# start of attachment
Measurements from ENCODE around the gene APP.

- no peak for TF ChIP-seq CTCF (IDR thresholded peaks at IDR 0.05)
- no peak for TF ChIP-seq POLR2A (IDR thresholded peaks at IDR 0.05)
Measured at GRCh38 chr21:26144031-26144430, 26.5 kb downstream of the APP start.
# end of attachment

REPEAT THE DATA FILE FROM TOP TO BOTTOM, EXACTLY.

Measurements from ENCODE around the gene APP.

- no peak for TF ChIP-seq CTCF (IDR thresholded peaks at IDR 0.05)
- no peak for TF ChIP-seq POLR2A (IDR thresholded peaks at IDR 0.05)
Measured at GRCh38 chr21:26144031-26144430, 26.5 kb downstream of the APP start.